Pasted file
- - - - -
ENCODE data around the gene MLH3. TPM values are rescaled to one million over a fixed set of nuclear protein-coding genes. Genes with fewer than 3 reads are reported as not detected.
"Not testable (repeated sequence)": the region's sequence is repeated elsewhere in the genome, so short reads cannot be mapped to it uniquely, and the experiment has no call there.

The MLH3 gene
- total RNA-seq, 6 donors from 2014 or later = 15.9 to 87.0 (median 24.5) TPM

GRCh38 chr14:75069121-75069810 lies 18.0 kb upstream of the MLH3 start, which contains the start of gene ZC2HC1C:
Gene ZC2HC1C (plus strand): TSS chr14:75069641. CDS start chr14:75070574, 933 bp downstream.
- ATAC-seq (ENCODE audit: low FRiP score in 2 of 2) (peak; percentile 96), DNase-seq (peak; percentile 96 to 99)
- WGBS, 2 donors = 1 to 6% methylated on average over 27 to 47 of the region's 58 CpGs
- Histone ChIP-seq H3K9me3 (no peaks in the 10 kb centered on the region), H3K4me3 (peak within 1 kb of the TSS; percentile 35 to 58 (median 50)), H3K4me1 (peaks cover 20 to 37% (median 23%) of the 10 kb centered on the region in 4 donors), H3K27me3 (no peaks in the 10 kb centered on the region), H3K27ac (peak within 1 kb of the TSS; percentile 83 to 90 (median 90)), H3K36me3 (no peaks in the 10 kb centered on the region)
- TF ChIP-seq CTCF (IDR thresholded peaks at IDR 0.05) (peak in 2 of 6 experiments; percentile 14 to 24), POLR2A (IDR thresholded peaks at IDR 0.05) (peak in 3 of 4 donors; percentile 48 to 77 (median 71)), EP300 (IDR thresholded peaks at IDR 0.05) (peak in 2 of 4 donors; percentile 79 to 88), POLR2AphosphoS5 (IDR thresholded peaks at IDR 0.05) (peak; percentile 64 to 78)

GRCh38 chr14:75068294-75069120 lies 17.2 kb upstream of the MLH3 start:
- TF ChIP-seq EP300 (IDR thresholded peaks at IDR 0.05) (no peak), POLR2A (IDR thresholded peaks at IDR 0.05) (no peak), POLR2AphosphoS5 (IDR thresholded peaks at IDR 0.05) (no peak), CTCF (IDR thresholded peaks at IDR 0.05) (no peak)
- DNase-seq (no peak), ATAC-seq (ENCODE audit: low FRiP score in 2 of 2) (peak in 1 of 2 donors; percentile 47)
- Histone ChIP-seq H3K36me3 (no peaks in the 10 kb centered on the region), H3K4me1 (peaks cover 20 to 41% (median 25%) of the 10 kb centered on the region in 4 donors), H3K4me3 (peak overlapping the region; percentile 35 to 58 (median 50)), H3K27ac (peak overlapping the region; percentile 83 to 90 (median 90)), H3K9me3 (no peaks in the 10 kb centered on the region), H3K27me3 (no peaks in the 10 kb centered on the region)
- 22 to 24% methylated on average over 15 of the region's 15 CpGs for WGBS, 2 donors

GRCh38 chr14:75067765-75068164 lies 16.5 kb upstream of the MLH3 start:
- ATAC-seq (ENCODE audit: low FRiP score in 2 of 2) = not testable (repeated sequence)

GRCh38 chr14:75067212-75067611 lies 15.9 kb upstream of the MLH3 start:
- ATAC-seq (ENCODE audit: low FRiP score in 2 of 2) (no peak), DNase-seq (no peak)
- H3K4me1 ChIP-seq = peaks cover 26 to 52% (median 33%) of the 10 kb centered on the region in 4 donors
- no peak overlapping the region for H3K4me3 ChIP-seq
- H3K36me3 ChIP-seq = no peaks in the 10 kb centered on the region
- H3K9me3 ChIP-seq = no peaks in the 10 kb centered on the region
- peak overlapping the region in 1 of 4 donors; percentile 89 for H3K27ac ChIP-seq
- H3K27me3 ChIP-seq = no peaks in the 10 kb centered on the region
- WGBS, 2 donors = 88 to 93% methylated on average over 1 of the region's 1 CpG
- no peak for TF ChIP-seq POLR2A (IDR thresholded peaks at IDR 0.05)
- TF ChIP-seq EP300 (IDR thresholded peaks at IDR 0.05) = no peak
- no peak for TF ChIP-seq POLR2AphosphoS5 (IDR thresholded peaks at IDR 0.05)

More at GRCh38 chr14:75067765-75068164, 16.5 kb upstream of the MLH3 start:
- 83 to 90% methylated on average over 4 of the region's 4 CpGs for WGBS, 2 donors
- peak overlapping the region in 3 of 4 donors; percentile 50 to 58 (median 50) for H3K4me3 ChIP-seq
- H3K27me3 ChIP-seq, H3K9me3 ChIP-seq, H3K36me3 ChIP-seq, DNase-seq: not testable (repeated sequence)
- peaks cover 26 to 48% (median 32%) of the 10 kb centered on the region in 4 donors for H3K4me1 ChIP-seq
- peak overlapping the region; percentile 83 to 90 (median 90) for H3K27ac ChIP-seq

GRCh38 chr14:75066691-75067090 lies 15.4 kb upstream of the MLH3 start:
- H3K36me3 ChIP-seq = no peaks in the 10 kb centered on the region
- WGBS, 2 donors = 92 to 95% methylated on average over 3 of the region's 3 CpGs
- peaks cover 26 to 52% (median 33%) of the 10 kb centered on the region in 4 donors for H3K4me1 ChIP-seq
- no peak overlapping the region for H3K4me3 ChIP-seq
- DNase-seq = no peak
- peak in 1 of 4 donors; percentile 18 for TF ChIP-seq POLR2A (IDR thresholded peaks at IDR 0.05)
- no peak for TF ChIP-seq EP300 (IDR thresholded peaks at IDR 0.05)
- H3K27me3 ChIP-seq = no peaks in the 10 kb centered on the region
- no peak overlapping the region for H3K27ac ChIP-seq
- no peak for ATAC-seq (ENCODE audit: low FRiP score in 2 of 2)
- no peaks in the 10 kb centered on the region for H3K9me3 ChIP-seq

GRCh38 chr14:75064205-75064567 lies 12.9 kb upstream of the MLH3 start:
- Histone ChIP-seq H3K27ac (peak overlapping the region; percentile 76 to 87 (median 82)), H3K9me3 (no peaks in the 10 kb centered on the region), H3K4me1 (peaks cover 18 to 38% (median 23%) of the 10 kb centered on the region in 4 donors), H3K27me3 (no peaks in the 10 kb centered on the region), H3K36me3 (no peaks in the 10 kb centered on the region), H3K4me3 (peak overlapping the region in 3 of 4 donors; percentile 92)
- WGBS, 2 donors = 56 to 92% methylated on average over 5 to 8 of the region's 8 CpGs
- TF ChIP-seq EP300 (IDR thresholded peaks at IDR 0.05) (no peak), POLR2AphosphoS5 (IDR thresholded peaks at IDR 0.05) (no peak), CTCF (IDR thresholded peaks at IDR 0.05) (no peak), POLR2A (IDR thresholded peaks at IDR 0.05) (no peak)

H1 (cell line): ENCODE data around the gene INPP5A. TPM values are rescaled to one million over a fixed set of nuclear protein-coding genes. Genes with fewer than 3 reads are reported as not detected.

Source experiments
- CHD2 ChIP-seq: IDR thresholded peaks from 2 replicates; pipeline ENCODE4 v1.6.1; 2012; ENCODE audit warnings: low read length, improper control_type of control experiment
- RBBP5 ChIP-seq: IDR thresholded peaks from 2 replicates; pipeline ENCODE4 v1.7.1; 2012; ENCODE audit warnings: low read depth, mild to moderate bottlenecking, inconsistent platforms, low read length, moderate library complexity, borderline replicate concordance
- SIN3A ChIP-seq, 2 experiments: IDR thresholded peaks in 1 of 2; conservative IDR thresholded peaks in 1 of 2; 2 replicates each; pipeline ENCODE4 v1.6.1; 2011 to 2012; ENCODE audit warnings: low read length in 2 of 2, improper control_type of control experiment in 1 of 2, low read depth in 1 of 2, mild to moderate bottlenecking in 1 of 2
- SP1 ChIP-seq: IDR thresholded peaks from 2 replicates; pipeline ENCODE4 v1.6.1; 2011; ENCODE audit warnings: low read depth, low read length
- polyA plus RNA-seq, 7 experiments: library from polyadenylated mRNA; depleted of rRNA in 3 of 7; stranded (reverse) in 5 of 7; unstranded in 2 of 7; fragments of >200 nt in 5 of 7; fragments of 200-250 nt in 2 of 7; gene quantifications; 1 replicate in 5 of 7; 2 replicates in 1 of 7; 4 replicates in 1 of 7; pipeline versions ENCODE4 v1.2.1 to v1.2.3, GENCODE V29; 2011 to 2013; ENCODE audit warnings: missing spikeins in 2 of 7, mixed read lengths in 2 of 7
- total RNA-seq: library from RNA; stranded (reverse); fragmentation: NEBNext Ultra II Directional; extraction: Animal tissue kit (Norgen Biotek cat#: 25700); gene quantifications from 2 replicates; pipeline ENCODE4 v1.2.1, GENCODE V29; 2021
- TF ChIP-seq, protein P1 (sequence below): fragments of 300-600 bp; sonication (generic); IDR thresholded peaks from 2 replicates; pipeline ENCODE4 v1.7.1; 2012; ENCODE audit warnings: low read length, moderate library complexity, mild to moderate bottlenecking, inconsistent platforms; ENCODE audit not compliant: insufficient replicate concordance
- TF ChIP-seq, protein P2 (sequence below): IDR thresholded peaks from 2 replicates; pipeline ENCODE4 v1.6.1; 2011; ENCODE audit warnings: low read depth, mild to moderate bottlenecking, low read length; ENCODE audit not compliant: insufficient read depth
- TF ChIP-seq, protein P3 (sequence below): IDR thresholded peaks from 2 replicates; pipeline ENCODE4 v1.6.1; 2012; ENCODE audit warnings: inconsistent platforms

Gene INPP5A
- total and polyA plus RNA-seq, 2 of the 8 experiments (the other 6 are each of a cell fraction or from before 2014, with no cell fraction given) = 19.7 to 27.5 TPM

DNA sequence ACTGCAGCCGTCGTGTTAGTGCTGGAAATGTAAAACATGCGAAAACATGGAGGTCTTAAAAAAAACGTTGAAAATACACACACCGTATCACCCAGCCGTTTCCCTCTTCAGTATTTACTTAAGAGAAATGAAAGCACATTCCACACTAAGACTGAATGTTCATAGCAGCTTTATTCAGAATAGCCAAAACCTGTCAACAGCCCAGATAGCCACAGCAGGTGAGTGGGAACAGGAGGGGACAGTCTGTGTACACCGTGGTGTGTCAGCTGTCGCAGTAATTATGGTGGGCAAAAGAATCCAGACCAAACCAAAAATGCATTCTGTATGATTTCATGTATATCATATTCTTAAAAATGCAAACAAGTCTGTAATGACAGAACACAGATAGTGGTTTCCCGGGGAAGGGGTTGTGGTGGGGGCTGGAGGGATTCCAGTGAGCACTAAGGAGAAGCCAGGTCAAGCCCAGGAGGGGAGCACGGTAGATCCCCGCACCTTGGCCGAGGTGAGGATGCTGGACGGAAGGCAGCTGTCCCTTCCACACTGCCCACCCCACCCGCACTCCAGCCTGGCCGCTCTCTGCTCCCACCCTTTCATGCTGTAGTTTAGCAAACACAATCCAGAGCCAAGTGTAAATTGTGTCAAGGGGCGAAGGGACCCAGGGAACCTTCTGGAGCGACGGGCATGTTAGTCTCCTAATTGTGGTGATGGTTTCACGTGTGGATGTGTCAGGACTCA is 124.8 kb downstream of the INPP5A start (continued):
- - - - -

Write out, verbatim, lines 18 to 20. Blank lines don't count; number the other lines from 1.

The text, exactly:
GRCh38 chr14:75067212-75067611 lies 15.9 kb upstream of the MLH3 start:
- ATAC-seq (ENCODE audit: low FRiP score in 2 of 2) (no peak), DNase-seq (no peak)
- H3K4me1 ChIP-seq = peaks cover 26 to 52% (median 33%) of the 10 kb centered on the region in 4 donors